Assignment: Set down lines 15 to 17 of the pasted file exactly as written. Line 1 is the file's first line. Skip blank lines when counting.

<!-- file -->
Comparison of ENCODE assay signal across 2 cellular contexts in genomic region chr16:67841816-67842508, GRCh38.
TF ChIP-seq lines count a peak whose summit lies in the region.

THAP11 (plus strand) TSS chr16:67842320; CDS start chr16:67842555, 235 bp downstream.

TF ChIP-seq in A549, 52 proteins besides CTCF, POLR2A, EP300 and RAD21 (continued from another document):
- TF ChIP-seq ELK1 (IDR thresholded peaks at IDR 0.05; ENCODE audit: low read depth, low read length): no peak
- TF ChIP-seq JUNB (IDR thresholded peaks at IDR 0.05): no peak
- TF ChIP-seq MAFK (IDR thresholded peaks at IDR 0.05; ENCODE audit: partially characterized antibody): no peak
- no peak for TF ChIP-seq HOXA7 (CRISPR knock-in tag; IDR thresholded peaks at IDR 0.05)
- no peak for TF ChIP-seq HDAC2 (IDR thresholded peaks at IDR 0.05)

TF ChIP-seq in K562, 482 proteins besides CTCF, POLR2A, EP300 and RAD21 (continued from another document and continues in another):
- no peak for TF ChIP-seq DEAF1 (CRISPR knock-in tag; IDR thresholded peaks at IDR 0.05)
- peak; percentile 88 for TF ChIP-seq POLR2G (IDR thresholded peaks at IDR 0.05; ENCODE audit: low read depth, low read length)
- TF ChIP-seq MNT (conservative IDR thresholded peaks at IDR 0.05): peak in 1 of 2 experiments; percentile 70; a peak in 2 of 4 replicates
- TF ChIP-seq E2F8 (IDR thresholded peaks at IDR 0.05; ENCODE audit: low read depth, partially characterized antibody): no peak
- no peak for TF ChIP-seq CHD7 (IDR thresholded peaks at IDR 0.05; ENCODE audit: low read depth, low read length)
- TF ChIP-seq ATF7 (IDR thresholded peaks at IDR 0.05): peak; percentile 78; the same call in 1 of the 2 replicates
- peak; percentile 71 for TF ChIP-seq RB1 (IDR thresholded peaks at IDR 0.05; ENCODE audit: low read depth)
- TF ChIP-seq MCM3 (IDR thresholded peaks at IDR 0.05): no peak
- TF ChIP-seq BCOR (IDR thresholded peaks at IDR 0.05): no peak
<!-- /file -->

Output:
- no peak for TF ChIP-seq CHD7 (IDR thresholded peaks at IDR 0.05; ENCODE audit: low read depth, low read length)
- TF ChIP-seq ATF7 (IDR thresholded peaks at IDR 0.05): peak; percentile 78; the same call in 1 of the 2 replicates
- peak; percentile 71 for TF ChIP-seq RB1 (IDR thresholded peaks at IDR 0.05; ENCODE audit: low read depth)